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A Partnership and a Legacy

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Sarah Satterwhite

Senior Advancement Writer

Senior Advancement Writer"

sarah.satterwhite@du.edu

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Eric Lindstrom and Michael Pulman

Eric Lindstrom and Michael Pulman

Michael Pulman, PhD, University of California, Berkeley, and Eric Lindstrom, MD, School of Medicine at Washington University in St. Louis, Missouri, wanted to make an impact on the study of human sexuality in ways not possible in decades past. Now, through a gift of $3 million, they are making that difference at the University of Denver.

With their gift, the couple is creating an interdisciplinary chair — an endowment — in the College of Arts, Humanities & Social Sciences to focus on human sexuality, and in particular, the cultural impact of homosexual individuals. As Pulman and Lindstrom say, many contributions by homosexual individuals throughout history have, until recently, gone unrecognized.

The chair will reside in any department in the college, and the academic’s work could involve research and studies in history, arts, literatures, and many other connected fields in the humanities and social sciences.

“We believe our investment in DU will provide the platform for studying artists and others, living and dead, whose sexuality has been central to their driving force and their path to achievement for the betterment of humanity,” the couple says.

The two have enjoyed long-standing and meaningful connections to DU: Pulman was a professor of history at DU from 1971 to 1991 — an experience he counts among the greatest in his life — and Lindstrom has a three-year association with the Lamont School of Music through his avocation as a jazz musician.

During Pulman’s early tenure as a faculty member in the 1970s, he approached the chair of the history department about teaching a course on sex in history, but the idea did not gain traction. Several years later, he actually did teach a class on love, sex and marriage in medieval and modern England focusing on the Angevin dynasty and the Bloomsbury group. The course was extremely popular — so popular, in fact, that when Pulman later revisited the course he had originally proposed, the chair agreed. By the late 1970s, changing cultural times had led to an understanding that human sexuality was a valuable topic of study.

Shifts in time and culture present an increased opportunity to teach and research in the field, which is exactly why Pulman and Lindstrom, who are married, created this new chair. They intend for the faculty member who holds the chair to demonstrate through their work the many ways that homosexual individuals’ contributions to history, art, psychology and a host of other fields have advanced humanity throughout history.

“This gift is important not only academically, it also helps us advance the cultural environment at DU as our community engages more and more intentionally in conversations around gender and sexuality, as well other issues of identity,” says Chancellor Jeremy Haefner. “Our conversations are enriched when we can view the experiences of ourselves and others through the lenses of history and science and other subjects. This gift will have a lasting impact on DU.”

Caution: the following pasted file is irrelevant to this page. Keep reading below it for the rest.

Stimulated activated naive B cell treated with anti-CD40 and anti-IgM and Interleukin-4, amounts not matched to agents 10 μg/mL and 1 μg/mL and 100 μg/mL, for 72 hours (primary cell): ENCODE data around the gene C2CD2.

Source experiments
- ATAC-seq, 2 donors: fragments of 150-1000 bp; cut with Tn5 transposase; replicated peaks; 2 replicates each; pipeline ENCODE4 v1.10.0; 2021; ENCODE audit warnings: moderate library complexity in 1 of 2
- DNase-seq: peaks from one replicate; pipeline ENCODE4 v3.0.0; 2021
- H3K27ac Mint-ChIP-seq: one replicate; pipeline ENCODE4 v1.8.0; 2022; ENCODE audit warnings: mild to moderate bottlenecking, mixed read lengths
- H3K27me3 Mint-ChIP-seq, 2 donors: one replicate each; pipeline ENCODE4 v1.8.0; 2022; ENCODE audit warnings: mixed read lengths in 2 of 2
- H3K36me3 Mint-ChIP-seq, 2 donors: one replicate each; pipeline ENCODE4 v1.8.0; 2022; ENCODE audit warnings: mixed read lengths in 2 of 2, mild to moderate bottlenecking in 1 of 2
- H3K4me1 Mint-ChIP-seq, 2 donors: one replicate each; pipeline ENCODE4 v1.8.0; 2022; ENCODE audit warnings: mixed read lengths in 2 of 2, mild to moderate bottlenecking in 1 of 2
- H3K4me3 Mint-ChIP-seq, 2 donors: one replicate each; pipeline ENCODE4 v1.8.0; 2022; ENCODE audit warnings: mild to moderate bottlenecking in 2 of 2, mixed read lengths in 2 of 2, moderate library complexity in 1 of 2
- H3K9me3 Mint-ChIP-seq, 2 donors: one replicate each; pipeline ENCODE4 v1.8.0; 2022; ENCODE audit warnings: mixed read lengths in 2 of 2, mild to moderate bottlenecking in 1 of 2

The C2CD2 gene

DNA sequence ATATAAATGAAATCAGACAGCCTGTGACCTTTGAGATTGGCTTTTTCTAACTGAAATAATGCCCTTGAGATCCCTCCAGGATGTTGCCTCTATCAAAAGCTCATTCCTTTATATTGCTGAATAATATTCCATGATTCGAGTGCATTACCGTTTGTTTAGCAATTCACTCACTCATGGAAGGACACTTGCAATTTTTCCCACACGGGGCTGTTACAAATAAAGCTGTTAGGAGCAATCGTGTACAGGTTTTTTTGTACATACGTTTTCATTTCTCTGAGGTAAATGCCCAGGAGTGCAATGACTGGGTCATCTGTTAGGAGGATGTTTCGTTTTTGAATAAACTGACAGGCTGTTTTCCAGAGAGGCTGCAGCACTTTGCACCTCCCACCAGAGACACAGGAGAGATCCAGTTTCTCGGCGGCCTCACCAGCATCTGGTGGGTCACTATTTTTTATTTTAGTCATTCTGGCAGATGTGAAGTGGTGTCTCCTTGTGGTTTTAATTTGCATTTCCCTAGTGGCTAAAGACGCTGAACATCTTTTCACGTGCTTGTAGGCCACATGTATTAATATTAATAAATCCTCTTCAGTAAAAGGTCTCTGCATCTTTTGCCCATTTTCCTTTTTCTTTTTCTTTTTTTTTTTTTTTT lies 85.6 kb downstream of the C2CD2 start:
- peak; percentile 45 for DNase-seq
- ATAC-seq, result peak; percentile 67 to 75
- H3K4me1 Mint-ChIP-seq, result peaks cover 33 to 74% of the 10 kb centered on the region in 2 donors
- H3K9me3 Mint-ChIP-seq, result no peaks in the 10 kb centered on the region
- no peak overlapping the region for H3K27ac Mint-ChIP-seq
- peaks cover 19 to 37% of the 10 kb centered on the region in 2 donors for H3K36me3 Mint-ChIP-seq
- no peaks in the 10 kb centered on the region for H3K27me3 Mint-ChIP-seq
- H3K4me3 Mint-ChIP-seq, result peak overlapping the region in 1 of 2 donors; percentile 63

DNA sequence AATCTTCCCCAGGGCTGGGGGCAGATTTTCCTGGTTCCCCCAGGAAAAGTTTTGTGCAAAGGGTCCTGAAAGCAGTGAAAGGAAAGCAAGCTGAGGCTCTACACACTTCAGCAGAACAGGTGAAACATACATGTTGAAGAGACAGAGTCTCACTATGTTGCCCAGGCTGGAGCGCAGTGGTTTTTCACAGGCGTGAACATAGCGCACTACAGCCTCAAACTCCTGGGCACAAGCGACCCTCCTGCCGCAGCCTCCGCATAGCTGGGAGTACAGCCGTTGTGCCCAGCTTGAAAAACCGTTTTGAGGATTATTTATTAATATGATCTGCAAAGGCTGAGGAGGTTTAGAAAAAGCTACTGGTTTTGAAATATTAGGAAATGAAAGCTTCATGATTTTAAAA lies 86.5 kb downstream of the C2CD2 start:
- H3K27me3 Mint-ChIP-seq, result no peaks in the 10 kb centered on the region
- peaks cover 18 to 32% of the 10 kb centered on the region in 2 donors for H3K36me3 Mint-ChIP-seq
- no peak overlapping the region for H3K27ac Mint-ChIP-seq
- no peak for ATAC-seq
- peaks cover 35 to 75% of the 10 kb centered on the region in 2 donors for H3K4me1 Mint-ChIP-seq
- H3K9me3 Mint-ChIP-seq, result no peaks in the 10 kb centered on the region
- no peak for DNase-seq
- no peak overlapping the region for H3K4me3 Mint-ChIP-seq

Danny McIntosh, dean of the College of Arts, Humanities & Social Sciences, sees the interdisciplinary chair as a boon for students and scholarship.

“With this gift,” he says, “Michael and Eric build on their generosity and connections to DU. Supporting a faculty member in the area of human sexuality will contribute to the breadth and impact of scholarship in our college and be a valuable resource for student learning for years to come. This demonstrates their vision and support for what matters most for a university.”

Lindstrom and Pulman’s recent gift to the University follows many years of contributions to DU. Lindstrom’s generosity to the Lamont School of Music sparked arts and technology initiatives at DU, and he also has funded scholarships and student travel funds in Lamont. While his profession was as an internal medicine physician, his expertise and passion as a jazz musician on trombone and keyboard have fueled a three-year-long association with Lamont.

Pulman long ago established a history scholarship in memory of Raymond Calhoun, his late partner who died at 44 from leukemia. Calhoun had a master’s degree in library science from DU. While the original scholarship was named solely for Calhoun, and endowed under the terms of his will, after some time, Pulman was able to have it renamed for both of them: the Calhoun Pulman Scholarship in History. Pulman also made a significant gift of artwork to the University Art Collection from his collection with Terence Tarr, his colleague in the history department and second partner for 39 years. Pulman also established a named scholarship in history in memory of Tarr, who died in 2011.